"...none of these padi states flourished except by slave-raiding on a substantial scale."
So says the author. "...there was no state without concentrated manpower, and there was no concentration of manpower without slavery."
Such observations fly in the face of the standard history, that as the state developed, so did civilization; that people voluntarily migrated to the protection and luxury of the state. this certainly seems not to have been the case.
But is it so surprising? When offered the choice of a life free from legalized coercion, or one where your living and breathing are by permission, which choice would most people make? Even if there was likelihood that the organized state society offered some opportunity for stability, most would choose freedom.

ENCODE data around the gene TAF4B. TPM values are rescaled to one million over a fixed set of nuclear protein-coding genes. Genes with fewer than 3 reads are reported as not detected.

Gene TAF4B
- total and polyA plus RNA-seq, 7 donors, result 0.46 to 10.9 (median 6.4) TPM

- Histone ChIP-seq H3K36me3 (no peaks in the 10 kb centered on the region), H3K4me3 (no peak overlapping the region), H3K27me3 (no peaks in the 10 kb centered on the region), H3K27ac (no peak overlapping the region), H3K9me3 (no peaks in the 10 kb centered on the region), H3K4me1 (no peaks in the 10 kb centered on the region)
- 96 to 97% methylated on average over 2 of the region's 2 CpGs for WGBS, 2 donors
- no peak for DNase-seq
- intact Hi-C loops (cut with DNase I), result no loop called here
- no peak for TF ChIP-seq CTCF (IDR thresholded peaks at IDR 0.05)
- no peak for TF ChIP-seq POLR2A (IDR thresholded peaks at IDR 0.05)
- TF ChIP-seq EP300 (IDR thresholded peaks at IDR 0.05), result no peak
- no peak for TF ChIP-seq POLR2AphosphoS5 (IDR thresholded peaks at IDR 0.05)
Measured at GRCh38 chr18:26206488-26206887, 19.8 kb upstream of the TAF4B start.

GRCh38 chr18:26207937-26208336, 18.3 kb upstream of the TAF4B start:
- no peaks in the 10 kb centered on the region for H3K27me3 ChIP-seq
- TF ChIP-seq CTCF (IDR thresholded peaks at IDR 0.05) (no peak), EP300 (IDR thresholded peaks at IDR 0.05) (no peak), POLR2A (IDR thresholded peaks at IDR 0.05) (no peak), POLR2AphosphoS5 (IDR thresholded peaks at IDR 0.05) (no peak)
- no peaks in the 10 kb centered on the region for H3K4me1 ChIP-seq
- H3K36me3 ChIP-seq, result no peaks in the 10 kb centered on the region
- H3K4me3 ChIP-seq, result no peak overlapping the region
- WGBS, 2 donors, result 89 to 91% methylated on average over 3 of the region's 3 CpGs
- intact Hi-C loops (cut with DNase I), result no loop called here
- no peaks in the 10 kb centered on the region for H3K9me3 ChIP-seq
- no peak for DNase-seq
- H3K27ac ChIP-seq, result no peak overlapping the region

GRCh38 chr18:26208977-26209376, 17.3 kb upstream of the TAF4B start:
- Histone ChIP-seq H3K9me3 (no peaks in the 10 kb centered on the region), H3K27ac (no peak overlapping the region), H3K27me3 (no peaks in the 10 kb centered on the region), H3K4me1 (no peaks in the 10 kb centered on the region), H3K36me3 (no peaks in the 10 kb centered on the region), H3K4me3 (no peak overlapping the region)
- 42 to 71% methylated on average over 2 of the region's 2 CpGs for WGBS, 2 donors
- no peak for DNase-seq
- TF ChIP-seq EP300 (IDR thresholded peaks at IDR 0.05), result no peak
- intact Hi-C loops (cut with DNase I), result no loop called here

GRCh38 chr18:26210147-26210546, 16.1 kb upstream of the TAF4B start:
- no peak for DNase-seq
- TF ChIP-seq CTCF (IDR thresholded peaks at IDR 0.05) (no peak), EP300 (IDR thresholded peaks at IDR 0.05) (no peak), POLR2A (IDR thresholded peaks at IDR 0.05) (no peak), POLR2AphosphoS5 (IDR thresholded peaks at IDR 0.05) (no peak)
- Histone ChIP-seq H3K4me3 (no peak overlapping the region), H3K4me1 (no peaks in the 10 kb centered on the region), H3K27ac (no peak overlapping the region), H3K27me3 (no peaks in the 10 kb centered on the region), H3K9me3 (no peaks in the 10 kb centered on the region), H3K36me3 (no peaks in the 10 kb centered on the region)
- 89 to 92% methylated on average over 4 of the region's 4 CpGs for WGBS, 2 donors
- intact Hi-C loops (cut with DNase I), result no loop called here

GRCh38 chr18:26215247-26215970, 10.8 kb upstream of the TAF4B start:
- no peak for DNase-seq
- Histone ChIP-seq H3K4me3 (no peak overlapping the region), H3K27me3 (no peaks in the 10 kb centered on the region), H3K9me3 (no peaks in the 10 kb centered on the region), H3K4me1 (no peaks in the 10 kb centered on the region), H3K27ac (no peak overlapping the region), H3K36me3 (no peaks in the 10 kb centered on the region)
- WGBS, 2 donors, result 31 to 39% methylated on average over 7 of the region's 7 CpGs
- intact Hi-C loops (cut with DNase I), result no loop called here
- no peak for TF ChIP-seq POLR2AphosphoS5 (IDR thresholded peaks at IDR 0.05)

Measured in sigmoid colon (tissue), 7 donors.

Consider the Great Wall; was it built to keep invaders out, or to keep the subjects in?
In any case, the history of slaving is not obscure, it is well documented because the taking of captives was one of the prime public purposes of statecraft.
It is an interesting and thought provoking subject. Where people had some choice of living under a state or living outside of it, the choice was overwhelmingly to live outside of it; conversely the primary means of populating the state was by force.
Today, the options of living outside of the state are virtually non-existent. But what of this? When there was the option, it was clear that living under the state was slavery. Just because there is no "opt-out" clause today, does this make one's life under the state any less the life of a slave?
My intent is not to equate life in a Western state to slavery in the West of the 17th and 18th century. I only raise the issue: is it any less slavery today than during times past, considering that living under the state requires a captive population, one where force must be employed to keep the people subject?